Unless you’ve been to one of these interactive events, it’s hard to explain how memorable, emotional, and inspirational it can be, to name just a few words we’ve heard from Oxfam supporters over the years. People often get in touch to tell us how a Hunger Banquet gave them a deeper understanding of hunger and poverty, or even a whole new perspective.
While this event has been a Thanksgiving seasonal tradition for nearly 40 years, we’ve seen social media bring a fresh energy to the scene that pushes the message far beyond the walls of the room and still captures that feeling of inspiration and connection.
So far, I’m impressed by the tweets I’ve read about people’s reactions to Oxfam America Hunger Banquets this fall. Believe me, I’m in the business of writing tweets–and I know how difficult it can be to convey such a BIG feeling in 140 characters. A few that caught my eye:
Just attended OXFAM’s #HungerBanquet !Great program! Loved the information and discussion! Raise awareness of world hunger! #OXFAM#CSU
Today, we’re joining our partners at Blog Action Day and thousands of others worldwide to pay tribute to the power of community. The 2012 Blog Action Day theme, “the power of we,” is “a celebration of people working together to make a positive difference in the world, either for their own communities or for people they will never meet.”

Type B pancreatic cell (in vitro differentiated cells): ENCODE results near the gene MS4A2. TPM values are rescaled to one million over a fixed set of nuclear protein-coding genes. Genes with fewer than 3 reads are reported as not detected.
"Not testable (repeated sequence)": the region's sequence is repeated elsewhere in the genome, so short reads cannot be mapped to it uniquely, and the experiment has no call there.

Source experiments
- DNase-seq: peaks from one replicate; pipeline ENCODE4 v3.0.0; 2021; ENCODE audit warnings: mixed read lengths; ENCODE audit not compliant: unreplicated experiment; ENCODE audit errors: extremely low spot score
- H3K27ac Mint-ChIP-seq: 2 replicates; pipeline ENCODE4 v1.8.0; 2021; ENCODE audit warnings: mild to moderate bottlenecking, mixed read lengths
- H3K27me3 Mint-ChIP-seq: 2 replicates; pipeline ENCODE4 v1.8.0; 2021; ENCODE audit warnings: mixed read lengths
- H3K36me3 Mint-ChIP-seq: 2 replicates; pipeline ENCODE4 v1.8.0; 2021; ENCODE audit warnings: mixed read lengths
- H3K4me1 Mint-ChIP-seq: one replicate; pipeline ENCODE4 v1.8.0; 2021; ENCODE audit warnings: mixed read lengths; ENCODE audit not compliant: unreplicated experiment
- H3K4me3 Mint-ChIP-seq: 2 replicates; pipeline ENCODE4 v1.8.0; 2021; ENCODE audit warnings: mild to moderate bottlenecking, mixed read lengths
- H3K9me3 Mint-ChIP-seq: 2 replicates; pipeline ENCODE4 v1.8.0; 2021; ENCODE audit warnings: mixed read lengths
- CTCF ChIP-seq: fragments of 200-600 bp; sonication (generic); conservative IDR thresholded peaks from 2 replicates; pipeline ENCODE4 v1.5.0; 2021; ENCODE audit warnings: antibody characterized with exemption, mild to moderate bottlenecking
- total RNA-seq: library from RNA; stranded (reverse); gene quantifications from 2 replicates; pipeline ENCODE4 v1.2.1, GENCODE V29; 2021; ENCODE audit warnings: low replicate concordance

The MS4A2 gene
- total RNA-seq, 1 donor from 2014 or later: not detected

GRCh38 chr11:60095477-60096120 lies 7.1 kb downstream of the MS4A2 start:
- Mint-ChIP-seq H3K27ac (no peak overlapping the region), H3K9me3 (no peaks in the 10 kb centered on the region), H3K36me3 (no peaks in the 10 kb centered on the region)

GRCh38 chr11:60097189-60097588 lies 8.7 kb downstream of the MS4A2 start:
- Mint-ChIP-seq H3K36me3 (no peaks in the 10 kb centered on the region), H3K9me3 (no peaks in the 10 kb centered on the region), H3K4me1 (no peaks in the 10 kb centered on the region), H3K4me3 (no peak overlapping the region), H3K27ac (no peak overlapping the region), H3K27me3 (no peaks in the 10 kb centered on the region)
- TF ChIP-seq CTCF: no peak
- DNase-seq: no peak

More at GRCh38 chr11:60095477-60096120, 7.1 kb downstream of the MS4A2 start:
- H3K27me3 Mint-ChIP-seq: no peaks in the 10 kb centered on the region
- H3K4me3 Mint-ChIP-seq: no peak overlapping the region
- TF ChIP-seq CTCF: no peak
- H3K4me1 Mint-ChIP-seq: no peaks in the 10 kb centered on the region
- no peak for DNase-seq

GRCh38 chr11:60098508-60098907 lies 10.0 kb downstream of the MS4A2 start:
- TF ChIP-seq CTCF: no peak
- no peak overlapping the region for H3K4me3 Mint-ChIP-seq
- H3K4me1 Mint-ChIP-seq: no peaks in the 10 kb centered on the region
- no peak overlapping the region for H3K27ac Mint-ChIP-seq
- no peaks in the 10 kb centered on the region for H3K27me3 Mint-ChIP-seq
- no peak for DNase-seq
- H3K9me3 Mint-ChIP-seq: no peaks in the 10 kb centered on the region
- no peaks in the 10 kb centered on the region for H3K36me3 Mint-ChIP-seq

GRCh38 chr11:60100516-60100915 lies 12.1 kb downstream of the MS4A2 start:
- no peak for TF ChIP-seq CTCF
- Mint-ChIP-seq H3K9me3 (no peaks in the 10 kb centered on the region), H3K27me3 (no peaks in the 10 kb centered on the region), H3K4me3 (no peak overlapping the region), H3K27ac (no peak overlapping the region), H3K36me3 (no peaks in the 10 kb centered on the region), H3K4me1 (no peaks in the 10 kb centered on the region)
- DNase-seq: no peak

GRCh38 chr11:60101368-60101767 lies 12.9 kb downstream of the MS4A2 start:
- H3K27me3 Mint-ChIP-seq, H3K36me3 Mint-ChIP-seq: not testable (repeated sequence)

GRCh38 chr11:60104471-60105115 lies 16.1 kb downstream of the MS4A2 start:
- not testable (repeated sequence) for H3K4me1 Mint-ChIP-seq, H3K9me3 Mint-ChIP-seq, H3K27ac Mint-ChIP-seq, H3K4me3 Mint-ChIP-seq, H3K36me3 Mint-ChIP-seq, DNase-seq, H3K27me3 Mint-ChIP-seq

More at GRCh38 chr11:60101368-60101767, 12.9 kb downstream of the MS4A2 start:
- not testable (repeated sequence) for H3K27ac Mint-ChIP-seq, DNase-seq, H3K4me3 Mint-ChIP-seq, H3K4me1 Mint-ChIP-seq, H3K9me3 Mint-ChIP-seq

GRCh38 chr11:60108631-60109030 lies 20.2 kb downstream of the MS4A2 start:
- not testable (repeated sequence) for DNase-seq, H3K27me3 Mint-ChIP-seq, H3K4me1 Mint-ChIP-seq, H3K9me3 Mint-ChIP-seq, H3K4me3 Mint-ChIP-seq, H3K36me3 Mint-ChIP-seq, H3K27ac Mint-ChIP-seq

At Oxfam America, we know just how much those collaborative efforts matter. Around the world, our programs to solve poverty and hunger are often led by local men and women who are working together to improve their own lives. Here in the US, our supporters also help raise awareness about these efforts and inspire others to take action. Sometimes those two groups even come together, as you’ll see in some of the photos below—and when they do, the results can be astonishing.
So in honor of “the power of we,” here are five Oxfam photos that we think best capture the spirit of community:
1. Sharing solutions to hunger